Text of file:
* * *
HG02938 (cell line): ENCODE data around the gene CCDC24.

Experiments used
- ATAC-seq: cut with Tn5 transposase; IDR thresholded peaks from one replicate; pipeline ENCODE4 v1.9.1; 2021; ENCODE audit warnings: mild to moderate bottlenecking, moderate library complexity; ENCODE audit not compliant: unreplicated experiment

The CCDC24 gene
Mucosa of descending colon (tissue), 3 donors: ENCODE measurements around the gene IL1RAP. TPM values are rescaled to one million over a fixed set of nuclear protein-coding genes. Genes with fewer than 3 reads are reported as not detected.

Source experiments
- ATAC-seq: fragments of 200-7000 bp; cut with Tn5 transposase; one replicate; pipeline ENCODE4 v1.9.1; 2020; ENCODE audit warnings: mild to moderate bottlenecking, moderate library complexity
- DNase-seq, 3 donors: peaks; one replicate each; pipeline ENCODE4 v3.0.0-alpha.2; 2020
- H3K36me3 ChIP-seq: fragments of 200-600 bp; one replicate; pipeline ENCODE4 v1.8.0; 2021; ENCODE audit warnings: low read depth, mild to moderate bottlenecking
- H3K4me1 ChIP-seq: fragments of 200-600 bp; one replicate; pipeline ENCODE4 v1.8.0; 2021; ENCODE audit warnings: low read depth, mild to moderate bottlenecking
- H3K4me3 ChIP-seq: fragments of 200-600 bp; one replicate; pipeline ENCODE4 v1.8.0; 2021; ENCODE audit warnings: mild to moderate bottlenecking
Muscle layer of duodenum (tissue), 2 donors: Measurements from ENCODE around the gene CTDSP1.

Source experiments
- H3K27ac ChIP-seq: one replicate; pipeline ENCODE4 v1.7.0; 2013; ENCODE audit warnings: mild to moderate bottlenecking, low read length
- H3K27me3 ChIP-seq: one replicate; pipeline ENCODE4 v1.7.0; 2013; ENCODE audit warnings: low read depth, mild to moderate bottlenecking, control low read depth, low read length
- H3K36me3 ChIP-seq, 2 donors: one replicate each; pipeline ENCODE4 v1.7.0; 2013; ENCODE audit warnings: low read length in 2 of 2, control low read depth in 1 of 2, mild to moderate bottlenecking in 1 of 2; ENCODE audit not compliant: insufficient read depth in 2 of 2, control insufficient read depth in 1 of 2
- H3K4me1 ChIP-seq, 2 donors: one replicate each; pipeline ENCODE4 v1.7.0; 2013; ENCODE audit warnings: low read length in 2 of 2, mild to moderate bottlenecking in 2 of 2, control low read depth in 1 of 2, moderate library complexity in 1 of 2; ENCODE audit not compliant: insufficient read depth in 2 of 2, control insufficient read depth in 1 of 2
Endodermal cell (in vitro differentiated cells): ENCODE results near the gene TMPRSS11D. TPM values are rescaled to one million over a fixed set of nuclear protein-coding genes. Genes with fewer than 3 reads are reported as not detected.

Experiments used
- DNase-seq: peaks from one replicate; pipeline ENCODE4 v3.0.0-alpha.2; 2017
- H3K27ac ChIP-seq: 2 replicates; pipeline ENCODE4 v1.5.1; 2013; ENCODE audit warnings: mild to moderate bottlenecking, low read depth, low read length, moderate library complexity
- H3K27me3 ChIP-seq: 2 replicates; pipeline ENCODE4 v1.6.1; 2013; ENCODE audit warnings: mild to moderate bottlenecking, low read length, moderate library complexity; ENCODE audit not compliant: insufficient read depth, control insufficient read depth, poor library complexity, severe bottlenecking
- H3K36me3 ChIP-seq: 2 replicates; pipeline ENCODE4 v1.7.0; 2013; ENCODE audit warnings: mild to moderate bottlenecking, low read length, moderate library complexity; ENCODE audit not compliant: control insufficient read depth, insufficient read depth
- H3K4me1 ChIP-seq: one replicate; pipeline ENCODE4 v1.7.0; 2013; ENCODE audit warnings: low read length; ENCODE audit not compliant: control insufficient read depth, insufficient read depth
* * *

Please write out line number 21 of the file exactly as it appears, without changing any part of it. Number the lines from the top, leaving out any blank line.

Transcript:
- H3K27ac ChIP-seq: 2 replicates; pipeline ENCODE4 v1.5.1; 2013; ENCODE audit warnings: mild to moderate bottlenecking, low read depth, low read length, moderate library complexity